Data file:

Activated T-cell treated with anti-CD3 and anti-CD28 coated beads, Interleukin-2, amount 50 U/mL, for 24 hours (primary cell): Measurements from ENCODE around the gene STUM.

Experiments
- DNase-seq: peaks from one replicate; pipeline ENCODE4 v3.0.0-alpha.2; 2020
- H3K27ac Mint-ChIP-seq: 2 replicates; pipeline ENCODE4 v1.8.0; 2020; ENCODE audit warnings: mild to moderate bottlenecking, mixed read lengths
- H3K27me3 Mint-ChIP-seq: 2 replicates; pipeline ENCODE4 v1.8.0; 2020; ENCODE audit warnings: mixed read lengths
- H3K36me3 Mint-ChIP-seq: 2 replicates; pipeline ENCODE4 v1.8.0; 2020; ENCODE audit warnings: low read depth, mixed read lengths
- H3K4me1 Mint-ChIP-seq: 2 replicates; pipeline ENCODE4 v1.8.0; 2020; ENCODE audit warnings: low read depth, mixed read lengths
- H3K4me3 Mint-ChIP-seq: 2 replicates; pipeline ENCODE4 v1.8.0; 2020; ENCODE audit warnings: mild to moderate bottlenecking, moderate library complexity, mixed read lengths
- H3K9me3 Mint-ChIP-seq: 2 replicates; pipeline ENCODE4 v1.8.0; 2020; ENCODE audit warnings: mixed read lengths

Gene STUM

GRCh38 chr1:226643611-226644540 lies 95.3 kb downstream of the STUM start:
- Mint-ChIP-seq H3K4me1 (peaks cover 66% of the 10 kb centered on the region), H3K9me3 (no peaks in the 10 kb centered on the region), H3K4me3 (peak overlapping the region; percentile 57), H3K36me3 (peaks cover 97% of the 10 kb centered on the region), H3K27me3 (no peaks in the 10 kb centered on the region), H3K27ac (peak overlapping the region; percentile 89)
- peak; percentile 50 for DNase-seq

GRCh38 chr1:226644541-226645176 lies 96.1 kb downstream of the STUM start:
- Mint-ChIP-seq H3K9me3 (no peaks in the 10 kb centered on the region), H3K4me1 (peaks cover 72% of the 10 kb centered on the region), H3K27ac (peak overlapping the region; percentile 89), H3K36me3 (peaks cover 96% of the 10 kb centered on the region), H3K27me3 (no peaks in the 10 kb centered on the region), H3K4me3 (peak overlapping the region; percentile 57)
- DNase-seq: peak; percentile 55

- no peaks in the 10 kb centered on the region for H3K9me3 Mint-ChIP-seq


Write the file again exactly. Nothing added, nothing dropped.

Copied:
Activated T-cell treated with anti-CD3 and anti-CD28 coated beads, Interleukin-2, amount 50 U/mL, for 24 hours (primary cell): Measurements from ENCODE around the gene STUM.

Experiments
- DNase-seq: peaks from one replicate; pipeline ENCODE4 v3.0.0-alpha.2; 2020
- H3K27ac Mint-ChIP-seq: 2 replicates; pipeline ENCODE4 v1.8.0; 2020; ENCODE audit warnings: mild to moderate bottlenecking, mixed read lengths
- H3K27me3 Mint-ChIP-seq: 2 replicates; pipeline ENCODE4 v1.8.0; 2020; ENCODE audit warnings: mixed read lengths
- H3K36me3 Mint-ChIP-seq: 2 replicates; pipeline ENCODE4 v1.8.0; 2020; ENCODE audit warnings: low read depth, mixed read lengths
- H3K4me1 Mint-ChIP-seq: 2 replicates; pipeline ENCODE4 v1.8.0; 2020; ENCODE audit warnings: low read depth, mixed read lengths
- H3K4me3 Mint-ChIP-seq: 2 replicates; pipeline ENCODE4 v1.8.0; 2020; ENCODE audit warnings: mild to moderate bottlenecking, moderate library complexity, mixed read lengths
- H3K9me3 Mint-ChIP-seq: 2 replicates; pipeline ENCODE4 v1.8.0; 2020; ENCODE audit warnings: mixed read lengths

Gene STUM

GRCh38 chr1:226643611-226644540 lies 95.3 kb downstream of the STUM start:
- Mint-ChIP-seq H3K4me1 (peaks cover 66% of the 10 kb centered on the region), H3K9me3 (no peaks in the 10 kb centered on the region), H3K4me3 (peak overlapping the region; percentile 57), H3K36me3 (peaks cover 97% of the 10 kb centered on the region), H3K27me3 (no peaks in the 10 kb centered on the region), H3K27ac (peak overlapping the region; percentile 89)
- peak; percentile 50 for DNase-seq

GRCh38 chr1:226644541-226645176 lies 96.1 kb downstream of the STUM start:
- Mint-ChIP-seq H3K9me3 (no peaks in the 10 kb centered on the region), H3K4me1 (peaks cover 72% of the 10 kb centered on the region), H3K27ac (peak overlapping the region; percentile 89), H3K36me3 (peaks cover 96% of the 10 kb centered on the region), H3K27me3 (no peaks in the 10 kb centered on the region), H3K4me3 (peak overlapping the region; percentile 57)
- DNase-seq: peak; percentile 55

- no peaks in the 10 kb centered on the region for H3K9me3 Mint-ChIP-seq